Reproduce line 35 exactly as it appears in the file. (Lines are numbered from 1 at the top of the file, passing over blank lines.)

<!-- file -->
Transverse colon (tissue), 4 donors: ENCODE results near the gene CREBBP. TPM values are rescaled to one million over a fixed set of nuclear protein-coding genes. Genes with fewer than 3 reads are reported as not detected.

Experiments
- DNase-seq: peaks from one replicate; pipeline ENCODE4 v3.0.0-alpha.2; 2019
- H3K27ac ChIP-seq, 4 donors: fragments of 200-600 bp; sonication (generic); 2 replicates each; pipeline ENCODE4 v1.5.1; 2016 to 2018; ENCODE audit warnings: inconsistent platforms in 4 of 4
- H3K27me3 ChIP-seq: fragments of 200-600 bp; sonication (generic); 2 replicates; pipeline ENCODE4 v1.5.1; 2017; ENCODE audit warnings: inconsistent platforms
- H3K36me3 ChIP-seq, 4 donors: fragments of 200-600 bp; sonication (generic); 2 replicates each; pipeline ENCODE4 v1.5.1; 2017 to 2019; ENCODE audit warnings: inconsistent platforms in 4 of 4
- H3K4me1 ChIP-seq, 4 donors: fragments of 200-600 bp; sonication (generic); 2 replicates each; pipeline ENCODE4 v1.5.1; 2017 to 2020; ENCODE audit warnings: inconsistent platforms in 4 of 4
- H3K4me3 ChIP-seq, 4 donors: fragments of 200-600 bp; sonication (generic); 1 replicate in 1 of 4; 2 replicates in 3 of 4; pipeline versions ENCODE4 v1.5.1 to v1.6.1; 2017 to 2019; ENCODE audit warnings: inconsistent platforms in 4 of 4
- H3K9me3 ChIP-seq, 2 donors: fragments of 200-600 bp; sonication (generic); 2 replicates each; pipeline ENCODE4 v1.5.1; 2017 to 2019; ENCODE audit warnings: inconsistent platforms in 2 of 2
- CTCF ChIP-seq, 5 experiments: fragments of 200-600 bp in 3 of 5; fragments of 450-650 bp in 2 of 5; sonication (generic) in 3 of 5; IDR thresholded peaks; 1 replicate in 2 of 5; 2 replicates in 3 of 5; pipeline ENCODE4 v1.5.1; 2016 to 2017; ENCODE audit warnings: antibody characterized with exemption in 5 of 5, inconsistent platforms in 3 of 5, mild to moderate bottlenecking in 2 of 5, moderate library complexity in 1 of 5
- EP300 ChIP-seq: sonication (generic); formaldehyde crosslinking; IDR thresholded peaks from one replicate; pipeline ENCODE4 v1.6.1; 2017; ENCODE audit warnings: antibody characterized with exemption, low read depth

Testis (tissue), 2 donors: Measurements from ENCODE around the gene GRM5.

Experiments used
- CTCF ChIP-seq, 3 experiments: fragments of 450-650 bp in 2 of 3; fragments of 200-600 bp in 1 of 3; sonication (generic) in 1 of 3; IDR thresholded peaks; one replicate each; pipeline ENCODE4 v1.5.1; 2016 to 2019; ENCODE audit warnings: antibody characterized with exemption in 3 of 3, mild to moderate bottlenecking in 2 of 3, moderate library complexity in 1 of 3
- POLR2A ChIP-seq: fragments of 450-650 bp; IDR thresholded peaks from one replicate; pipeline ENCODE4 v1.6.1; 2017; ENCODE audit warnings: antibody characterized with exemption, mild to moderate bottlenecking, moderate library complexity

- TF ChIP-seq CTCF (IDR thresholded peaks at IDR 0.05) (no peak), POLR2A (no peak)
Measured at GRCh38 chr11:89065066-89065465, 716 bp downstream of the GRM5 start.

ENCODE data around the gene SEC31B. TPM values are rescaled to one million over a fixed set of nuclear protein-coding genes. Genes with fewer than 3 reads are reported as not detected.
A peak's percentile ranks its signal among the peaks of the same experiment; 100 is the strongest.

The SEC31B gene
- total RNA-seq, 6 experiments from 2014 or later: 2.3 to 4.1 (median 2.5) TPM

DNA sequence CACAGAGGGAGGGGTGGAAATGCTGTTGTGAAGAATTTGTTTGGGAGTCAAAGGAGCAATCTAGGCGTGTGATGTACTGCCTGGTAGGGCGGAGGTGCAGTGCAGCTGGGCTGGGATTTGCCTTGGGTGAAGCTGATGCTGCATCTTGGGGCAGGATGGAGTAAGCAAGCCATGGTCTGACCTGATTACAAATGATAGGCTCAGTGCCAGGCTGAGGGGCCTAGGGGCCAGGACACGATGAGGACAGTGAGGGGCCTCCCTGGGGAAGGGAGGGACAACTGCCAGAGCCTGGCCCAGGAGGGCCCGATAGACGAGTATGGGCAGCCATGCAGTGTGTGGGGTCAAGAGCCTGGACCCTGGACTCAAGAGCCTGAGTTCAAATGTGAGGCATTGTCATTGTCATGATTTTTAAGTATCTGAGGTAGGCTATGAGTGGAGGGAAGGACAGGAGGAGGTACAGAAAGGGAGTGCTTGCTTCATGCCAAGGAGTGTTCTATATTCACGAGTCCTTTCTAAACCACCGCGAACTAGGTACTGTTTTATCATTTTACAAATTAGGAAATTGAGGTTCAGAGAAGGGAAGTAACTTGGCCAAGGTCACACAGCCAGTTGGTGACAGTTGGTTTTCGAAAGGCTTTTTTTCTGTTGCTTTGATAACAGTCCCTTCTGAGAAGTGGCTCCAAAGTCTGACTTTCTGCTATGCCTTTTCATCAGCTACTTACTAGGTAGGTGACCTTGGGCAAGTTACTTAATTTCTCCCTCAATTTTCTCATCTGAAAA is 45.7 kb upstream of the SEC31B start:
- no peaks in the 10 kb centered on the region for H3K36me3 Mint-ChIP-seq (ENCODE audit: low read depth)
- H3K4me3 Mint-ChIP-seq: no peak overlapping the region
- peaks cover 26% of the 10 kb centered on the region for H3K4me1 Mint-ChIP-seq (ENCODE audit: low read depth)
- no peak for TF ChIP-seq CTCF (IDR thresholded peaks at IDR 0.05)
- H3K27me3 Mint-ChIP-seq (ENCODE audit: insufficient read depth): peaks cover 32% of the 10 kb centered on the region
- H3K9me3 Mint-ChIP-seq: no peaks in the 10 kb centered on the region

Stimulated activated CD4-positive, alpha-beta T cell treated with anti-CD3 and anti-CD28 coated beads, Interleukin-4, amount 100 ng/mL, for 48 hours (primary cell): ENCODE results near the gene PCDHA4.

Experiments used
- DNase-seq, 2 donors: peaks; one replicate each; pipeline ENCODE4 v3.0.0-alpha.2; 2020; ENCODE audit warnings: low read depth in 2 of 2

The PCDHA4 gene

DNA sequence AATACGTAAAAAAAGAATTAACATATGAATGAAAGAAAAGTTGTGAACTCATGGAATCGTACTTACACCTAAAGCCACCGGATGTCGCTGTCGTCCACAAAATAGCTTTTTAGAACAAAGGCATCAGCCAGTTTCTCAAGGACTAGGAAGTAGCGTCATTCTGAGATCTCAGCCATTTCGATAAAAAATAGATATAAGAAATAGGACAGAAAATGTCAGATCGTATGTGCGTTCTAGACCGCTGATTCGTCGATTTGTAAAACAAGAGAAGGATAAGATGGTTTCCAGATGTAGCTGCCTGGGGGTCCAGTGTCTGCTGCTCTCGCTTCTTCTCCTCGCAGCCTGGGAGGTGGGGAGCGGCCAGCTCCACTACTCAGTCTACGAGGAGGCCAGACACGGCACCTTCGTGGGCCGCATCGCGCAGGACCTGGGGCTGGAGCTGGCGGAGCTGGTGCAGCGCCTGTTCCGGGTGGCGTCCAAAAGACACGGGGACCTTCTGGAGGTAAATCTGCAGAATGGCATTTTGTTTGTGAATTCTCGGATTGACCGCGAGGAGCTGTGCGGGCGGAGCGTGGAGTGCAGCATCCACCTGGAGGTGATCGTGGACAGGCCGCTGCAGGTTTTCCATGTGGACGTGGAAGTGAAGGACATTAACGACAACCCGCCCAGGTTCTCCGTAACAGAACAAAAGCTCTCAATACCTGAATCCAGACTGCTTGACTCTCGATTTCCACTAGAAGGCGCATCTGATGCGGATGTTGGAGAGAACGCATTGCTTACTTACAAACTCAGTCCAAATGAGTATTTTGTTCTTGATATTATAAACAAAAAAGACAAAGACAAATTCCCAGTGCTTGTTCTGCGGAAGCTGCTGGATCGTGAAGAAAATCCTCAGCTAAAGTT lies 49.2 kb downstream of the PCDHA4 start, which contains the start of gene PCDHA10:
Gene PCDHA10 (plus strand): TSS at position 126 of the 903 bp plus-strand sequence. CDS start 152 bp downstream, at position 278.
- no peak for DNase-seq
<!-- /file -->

- no peak for DNase-seq